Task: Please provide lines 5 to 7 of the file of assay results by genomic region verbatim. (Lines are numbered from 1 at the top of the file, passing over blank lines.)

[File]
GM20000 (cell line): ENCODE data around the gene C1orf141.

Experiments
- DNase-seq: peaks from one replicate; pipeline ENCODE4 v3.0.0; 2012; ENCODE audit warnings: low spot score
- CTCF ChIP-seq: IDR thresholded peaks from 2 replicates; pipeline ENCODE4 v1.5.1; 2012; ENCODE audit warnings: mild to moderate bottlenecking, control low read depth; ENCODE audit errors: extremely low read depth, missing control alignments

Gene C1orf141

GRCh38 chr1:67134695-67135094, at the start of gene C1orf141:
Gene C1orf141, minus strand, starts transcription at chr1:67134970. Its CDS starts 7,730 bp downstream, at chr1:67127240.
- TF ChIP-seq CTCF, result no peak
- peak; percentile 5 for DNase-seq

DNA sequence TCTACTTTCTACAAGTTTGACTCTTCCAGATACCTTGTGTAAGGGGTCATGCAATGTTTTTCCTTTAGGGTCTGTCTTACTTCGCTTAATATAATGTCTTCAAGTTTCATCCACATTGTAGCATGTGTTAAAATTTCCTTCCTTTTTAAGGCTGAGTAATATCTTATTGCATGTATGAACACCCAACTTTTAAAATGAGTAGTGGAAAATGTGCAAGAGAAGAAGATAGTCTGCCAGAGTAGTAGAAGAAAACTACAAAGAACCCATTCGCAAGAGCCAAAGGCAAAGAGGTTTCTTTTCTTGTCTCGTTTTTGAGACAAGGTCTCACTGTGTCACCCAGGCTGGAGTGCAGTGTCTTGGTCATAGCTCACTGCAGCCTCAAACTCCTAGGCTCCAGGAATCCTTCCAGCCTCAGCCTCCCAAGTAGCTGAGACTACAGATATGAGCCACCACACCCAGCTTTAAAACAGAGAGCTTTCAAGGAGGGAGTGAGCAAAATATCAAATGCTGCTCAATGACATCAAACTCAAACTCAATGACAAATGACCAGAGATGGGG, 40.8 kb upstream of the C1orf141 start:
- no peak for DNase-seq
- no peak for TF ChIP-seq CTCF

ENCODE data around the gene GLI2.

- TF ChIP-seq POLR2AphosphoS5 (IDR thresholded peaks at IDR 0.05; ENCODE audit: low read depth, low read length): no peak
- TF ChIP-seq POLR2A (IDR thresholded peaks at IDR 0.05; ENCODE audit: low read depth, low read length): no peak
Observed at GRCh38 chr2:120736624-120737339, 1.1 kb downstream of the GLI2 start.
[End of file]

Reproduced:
Gene C1orf141

GRCh38 chr1:67134695-67135094, at the start of gene C1orf141:
Gene C1orf141, minus strand, starts transcription at chr1:67134970. Its CDS starts 7,730 bp downstream, at chr1:67127240.